• In a article published on Minnesota Legal Review, Rachel E. Sachs from Washington University at St’s Law School. Louis check the relationship between insurance reimbursement and US Food and Drug Administration (FDA), and how these two systems are “tightly linked by law” and ultimately impact the cost of prescription drugs. Sachs consider three potential effects of delinking insurance reimbursement systems and FDA approval. First, if the two are separated, Sachs argue, access to certain drugs is likely to decrease as insurance companies no longer have to cover all or most of the FDA-approved drugs. Second, Sachs claim that removing links would encourage more thorough research and more transparent drug costs as drug companies have to prove to insurance companies that their product is justified. Finally, Sachs confirms that delinking will ultimately reduce drug costs because insurers will have more information and negotiating power.
  • In a article to Health Affairs, Sean Dickson and Timothy A. Lash from Western Health proposes a “domestic reference price approach” for setting new drug prices. Using the drug Remdesivir as a case in point, they are rate historical price data for similar drugs released in the United States and adjusting prices for inflation to determine the most reasonable price of remdesivir. Dickson and Lash then model benefits of Remdesivir at different price points based on estimates of revenue, production costs, and research costs. Acknowledging that their model may not fully value innovative drugs, they are argue that the manufacturer can still prove that their product is worth more than the domestic reference indicates. Dickson and Lash conclude that the domestic reference pricing approach would lead to savings by hindering the ability of pharmaceutical companies to set their own prices.

.



image source

UK Minister praises coronavirus ‘immune test that changes the game’ | Science | Instant News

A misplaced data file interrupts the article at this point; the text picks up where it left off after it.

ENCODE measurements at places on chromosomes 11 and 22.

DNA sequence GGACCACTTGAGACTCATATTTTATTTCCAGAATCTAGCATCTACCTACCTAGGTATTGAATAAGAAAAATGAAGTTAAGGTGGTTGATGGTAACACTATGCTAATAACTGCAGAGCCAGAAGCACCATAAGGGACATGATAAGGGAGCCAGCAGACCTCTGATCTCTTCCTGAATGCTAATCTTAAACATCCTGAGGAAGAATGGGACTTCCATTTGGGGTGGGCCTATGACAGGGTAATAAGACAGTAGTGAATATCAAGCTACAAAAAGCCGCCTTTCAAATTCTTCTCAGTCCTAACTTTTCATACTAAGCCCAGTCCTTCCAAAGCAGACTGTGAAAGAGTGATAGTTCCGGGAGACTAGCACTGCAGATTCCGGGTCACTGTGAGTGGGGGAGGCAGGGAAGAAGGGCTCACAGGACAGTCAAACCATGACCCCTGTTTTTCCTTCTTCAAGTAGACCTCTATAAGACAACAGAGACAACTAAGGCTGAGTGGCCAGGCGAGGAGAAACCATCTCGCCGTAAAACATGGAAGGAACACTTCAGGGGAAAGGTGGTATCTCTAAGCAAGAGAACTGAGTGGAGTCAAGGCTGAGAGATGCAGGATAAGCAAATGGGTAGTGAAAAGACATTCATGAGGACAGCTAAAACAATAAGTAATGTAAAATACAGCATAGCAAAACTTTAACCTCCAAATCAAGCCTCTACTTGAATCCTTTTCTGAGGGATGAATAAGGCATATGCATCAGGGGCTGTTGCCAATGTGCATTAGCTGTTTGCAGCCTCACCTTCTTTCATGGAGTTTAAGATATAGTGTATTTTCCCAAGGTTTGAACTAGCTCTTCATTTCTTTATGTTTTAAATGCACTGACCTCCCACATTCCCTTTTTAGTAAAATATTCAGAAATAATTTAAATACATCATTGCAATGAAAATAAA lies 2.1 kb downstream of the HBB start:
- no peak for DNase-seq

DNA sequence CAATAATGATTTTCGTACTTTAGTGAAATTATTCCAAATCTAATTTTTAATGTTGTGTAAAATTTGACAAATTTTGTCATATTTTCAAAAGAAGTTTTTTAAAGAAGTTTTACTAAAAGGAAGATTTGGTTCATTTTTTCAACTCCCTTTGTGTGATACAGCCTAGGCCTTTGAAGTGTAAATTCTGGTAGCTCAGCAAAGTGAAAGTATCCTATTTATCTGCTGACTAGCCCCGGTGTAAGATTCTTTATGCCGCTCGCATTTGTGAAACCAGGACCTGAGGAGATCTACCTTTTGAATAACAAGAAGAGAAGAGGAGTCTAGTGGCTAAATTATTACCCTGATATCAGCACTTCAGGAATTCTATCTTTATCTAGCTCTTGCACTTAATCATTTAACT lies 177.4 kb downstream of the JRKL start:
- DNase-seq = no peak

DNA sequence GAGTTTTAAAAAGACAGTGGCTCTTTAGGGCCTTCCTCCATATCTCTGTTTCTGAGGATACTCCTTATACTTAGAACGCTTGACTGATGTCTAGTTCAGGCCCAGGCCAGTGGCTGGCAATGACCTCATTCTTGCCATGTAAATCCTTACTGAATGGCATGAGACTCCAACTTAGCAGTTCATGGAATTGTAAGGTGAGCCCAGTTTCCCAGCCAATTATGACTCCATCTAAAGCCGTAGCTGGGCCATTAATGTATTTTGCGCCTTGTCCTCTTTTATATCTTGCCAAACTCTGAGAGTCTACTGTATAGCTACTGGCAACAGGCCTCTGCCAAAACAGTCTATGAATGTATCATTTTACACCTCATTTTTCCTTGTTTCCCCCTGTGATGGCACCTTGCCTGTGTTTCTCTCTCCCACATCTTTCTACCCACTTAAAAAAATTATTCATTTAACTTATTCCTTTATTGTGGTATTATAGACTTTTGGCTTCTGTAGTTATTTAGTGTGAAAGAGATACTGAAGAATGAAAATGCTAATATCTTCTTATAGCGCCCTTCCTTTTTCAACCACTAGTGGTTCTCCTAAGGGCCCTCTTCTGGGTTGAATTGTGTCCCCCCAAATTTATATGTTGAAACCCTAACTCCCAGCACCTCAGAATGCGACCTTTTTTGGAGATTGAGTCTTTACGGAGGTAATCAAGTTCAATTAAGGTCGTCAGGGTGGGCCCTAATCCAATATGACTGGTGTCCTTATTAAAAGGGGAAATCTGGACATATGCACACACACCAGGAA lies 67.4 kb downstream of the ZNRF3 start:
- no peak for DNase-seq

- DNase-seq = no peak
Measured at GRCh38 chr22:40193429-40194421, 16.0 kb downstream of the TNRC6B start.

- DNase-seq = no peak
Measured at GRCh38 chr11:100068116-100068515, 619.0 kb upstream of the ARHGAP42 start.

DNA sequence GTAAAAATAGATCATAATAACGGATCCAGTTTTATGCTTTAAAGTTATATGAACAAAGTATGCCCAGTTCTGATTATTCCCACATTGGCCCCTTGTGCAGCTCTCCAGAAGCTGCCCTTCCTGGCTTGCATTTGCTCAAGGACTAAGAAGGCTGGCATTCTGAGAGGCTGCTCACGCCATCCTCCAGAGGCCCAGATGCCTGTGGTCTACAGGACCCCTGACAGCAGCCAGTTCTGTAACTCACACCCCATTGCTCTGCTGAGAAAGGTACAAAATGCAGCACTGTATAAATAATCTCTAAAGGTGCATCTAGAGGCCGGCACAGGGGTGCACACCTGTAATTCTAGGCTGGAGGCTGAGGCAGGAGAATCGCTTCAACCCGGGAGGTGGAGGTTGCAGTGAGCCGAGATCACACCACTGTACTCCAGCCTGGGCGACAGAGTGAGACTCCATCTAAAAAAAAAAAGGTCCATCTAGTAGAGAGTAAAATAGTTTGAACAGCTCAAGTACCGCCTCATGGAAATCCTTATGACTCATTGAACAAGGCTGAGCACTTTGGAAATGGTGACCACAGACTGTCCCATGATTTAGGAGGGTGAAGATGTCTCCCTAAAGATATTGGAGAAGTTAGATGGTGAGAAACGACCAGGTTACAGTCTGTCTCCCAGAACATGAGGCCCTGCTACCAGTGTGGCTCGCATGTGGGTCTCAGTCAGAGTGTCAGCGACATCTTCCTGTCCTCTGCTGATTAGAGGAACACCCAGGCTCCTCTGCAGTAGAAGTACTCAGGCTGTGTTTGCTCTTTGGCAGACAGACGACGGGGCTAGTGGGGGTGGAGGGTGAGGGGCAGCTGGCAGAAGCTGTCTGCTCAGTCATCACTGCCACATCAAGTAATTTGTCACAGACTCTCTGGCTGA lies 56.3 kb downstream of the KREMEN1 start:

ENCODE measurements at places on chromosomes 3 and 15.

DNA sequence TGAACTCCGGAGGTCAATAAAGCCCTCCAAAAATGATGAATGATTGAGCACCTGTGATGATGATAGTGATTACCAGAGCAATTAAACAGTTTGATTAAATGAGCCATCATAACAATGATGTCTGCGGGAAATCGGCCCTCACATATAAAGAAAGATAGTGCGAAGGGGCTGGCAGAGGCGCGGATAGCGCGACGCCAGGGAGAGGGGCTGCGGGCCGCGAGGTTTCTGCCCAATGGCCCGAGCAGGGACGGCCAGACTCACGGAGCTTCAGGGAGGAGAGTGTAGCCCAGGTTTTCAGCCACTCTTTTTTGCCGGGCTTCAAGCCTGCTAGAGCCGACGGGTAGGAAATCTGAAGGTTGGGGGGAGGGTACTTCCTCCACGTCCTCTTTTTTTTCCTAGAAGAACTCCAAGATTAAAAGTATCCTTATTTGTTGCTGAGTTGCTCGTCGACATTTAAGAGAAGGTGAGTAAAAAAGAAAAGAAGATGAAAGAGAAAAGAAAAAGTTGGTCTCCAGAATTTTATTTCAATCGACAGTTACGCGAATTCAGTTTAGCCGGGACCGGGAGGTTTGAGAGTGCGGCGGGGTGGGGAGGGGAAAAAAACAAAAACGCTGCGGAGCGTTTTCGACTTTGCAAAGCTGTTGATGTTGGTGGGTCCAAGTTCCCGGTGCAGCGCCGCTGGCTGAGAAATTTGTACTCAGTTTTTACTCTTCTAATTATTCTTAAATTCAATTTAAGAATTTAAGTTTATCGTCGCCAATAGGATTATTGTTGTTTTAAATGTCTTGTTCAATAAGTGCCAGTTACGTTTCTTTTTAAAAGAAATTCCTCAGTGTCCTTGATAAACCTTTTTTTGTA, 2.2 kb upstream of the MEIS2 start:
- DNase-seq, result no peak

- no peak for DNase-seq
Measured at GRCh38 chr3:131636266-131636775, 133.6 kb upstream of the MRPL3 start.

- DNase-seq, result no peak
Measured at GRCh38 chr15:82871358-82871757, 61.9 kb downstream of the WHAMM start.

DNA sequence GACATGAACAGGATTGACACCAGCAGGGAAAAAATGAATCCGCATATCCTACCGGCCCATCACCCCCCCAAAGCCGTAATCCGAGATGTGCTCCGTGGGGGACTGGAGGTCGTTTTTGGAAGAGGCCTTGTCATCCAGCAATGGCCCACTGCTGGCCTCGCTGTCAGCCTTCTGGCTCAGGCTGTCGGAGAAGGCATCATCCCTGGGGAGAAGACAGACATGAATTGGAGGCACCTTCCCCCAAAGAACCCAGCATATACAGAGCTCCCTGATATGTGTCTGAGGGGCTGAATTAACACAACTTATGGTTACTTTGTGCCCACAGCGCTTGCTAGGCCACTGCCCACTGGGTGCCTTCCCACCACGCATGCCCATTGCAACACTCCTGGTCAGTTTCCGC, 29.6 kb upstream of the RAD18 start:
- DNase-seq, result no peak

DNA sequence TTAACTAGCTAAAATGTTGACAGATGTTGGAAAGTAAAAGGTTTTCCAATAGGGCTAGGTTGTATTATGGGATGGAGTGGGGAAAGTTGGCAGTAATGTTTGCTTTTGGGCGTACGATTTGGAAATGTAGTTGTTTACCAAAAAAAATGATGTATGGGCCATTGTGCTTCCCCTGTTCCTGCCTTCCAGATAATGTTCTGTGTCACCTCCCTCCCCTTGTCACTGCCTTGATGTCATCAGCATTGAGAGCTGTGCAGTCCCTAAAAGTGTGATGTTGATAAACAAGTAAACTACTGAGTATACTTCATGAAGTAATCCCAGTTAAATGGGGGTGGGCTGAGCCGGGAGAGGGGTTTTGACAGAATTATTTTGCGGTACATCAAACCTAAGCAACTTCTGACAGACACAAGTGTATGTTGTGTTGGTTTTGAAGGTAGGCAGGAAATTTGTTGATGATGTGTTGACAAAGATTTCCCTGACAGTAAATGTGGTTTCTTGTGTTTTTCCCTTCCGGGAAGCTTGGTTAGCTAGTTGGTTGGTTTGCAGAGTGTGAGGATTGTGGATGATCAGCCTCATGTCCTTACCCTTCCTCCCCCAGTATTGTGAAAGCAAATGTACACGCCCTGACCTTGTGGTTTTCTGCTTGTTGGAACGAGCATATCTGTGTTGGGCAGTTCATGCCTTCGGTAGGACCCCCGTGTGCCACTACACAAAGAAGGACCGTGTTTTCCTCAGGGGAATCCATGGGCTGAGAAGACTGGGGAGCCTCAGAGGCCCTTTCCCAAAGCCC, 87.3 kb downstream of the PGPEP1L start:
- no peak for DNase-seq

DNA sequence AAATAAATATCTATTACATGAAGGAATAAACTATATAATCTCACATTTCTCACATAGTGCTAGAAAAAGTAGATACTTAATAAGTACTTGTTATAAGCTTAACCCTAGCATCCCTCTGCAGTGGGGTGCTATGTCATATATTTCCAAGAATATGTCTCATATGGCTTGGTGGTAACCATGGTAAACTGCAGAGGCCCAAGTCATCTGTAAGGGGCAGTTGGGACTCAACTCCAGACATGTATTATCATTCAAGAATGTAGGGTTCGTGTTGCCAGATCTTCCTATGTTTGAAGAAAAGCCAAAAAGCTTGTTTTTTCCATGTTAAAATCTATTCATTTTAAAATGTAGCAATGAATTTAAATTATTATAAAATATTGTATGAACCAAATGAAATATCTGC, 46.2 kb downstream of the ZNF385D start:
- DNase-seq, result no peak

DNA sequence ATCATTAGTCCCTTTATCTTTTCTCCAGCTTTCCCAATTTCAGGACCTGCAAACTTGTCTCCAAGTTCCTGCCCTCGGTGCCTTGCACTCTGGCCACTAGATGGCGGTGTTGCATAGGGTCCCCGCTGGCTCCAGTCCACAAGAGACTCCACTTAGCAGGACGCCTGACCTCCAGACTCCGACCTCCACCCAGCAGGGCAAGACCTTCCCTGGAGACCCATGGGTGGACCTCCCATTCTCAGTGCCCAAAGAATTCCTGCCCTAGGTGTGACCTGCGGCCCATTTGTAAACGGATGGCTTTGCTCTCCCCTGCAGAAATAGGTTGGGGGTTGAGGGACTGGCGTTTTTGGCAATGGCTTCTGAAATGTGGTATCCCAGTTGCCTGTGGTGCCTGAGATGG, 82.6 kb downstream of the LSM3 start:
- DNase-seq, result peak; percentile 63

A health minister praised Britain’s approval for a corona virus immunity test as a game changer that could allow more people to work with confidence, even though the government has not yet managed to buy one of the tests.

Edward Argar said the test developed by Roche “appeared to be very reliable and received the green light from the public Health English testers “.

Initially only patients in the hospital can undergo tests in the UK. Then the testing was extended to NHS staff and home care staff. Now up to 10 million important workers and their families who show symptoms of coronavirus can apply for a test through a government website.

The list of important workers is the same as that used to permit key worker children to continue going to school during lockdown. In addition to health and social care staff, the list includes teachers, judges, several lawyers, religious staff, and journalists who provide public service broadcasts.

Also included are local civil servants, police, armed service officers, fire and rescue service staff, immigration officers and prison staff and probation. Some private sector staff also qualify including veterinarians, those in food production, important financial services and information technology, as well as those working in the oil, gas, electricity and water sectors.

Matthew Weaver

He said the government wanted to get the test on stream quickly because it could make a significant difference.